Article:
South Carolina: Renegade Mayor Issues Illegal Photo Tickets Ridgeland, South Carolina issues photo tickets despite attorney general rulings finding the program violates state law.
The mayor of Ridgeland, South Carolina is taking a stand in defiance of a state law that bans the use of speed cameras anywhere in the state (view law). Mayor Gary W. Hodges earlier this month began issuing speeding tickets based on evidence provided by an automated traffic system set up in a recreational vehicle parked on Interstate 95 despite warnings from lawmakers.
"The program is up and running," Hodges announced at an August 12 meeting. "There are those at various levels who think this is a bad thing -- I for the life of me can't figure out why people have a problem with this."
The automated speeding ticket issuance system is run by a for-profit company called iTraffic which was established by the founder of Nestor Traffic Systems, which went bankrupt last year. The company is hoping to use Ridgeland as a base to expand throughout the state. Both Hodges and iTraffic hope Ridgeland becomes the start of a trend.
"Once this system is up and running over the long term and it's picked up by other municipalities and counties across the state -- and there are four major ones that are looking at it right now, they just didn't want to get caught up in this publicity vacuum -- once it becomes a common thing as in Florida where they've had signs [that say] 'airplanes enforcing speeds' for years," Hodges said.
Hodges defended the iTraffic program against a number of complaints he has heard, including that the system is nothing more than a modern-day speed trap nabbing travelers making their way on a key north-south interstate route.
"It's a large van -- it's not a police car behind a tree or anything like that," Hodges said. "It's very obvious. It's clearly out in the open."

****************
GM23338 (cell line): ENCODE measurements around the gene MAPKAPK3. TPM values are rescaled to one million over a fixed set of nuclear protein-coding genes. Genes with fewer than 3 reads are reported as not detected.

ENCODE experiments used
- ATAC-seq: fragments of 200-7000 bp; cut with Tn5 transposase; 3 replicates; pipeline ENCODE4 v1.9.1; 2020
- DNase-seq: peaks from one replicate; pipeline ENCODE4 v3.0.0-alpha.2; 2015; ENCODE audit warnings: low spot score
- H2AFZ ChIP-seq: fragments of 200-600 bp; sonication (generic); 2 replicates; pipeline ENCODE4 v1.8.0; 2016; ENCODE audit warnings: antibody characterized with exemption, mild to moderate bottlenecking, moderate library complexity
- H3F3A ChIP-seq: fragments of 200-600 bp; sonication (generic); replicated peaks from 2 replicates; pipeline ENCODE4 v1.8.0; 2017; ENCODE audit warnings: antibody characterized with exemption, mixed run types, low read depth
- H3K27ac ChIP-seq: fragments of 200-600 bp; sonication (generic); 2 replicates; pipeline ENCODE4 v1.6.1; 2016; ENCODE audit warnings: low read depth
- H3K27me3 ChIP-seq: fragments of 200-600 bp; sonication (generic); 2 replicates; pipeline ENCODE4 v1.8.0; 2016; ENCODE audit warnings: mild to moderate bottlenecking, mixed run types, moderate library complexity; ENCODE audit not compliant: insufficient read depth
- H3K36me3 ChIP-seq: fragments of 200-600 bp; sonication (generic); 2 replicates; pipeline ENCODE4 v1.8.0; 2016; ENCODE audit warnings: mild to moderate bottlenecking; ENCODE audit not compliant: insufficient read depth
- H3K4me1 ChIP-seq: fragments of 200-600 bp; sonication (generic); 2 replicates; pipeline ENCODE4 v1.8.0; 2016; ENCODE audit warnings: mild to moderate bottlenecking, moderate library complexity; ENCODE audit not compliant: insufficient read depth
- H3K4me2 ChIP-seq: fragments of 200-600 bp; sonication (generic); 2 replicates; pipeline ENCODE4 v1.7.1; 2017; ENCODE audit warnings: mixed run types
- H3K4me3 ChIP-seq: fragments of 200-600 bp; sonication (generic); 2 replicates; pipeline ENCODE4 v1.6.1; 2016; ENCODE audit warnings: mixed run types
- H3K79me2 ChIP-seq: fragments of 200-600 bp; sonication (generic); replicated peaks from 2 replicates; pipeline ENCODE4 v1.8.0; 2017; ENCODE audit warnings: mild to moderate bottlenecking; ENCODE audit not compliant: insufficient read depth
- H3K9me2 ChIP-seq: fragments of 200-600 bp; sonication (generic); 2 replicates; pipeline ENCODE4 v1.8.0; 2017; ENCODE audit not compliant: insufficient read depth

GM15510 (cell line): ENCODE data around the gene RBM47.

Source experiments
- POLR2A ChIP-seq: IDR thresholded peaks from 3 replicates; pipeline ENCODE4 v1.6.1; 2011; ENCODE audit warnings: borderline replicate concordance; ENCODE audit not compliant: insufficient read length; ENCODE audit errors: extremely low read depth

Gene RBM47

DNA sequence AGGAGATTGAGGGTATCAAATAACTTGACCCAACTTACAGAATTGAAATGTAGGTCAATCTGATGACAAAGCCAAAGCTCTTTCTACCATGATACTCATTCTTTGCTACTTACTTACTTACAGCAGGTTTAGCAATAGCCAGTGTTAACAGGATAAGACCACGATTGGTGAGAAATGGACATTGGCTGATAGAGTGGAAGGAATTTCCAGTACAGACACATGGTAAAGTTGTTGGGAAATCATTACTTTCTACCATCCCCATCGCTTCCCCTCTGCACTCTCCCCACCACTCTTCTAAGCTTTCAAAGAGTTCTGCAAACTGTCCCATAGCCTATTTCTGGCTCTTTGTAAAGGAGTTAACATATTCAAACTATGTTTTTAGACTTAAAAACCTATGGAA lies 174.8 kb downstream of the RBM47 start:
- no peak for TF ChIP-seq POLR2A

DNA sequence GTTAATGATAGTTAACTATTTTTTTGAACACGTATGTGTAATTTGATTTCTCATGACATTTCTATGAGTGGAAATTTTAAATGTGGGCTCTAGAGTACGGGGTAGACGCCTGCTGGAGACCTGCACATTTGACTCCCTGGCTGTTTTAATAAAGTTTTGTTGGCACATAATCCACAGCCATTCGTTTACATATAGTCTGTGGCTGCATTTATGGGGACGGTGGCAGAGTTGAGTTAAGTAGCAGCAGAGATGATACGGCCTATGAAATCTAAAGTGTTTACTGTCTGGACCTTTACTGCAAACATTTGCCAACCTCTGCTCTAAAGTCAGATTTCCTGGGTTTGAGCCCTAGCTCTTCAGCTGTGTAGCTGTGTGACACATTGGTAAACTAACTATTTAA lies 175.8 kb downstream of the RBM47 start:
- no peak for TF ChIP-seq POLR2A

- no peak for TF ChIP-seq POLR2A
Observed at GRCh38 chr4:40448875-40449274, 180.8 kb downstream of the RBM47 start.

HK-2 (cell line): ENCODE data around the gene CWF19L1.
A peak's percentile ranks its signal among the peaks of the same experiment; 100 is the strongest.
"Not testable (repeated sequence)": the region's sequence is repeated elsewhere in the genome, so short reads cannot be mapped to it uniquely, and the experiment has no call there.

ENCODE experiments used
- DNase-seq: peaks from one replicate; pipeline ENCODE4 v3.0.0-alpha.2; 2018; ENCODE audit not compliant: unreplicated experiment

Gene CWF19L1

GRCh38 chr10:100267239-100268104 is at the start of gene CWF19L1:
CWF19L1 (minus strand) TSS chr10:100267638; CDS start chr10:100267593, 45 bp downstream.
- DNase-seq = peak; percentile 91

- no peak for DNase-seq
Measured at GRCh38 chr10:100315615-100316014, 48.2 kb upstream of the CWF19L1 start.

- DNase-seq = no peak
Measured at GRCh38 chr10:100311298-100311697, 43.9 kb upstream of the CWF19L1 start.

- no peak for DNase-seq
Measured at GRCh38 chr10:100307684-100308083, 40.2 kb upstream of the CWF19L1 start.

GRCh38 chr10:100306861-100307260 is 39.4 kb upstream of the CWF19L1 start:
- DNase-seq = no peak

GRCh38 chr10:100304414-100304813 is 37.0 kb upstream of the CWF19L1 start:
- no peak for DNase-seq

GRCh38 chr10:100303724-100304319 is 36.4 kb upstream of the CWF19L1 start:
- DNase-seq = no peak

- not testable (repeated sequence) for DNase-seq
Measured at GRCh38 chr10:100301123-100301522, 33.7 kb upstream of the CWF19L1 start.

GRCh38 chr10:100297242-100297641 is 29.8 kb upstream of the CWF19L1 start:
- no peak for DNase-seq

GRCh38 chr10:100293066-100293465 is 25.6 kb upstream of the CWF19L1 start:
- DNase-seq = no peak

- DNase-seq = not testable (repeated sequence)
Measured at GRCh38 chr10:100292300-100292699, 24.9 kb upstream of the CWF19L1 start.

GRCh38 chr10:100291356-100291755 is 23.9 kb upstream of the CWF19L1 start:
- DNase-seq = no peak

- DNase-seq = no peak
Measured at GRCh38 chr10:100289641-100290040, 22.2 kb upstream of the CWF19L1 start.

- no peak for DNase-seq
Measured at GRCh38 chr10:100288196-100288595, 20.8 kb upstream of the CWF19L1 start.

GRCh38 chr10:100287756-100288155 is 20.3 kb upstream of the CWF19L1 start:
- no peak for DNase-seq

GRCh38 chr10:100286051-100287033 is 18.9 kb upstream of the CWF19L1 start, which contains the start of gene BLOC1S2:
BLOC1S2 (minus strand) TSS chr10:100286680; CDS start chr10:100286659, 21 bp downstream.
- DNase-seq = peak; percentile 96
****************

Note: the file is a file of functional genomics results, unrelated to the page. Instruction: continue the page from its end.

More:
Residents, however, report the vehicle frequently parks below overpasses, and there are no warning signs placed in advance of the vehicle. Hodges lashed out at the state lawmakers, especially state Senator Larry Grooms and Representative J. Todd Rutherford who championed the law banning photo enforcement.
"We have a couple legislators, they're from other jurisdictions -- one's from Charleston, one from Columbia -- they're still meddling in our local issue down here," Hodges said. "They still do not know the facts."
Both lawmakers had written to state Attorney General Henry McMaster about the speed camera program. Hodges first learned that McMaster's office determined that Ridgeland's program was illegal from reading about the issue on TheNewspaper (view story). He then attacked the ability of McMaster and his office to issue a proper legal finding.
"There's two recent attorney general opinions about this -- one late June, one early July -- we did not know this until yesterday," Hodges said. "I got it off this website that there were two fresh attorney general opinions dealing strictly with this issue in the town of Ridgeland... I thought it was pitiful that we got these off the Internet.... We've looked at them. They don't apply... It has nothing to do with what we're talking about. It's just inadequate information based on an inadequate question asked."
Hodges vowed to press forward with his ticketing despite state pressure to terminate the program.
"Why not use technology to save some lives, and to help pay the bills of the town," Hodges said.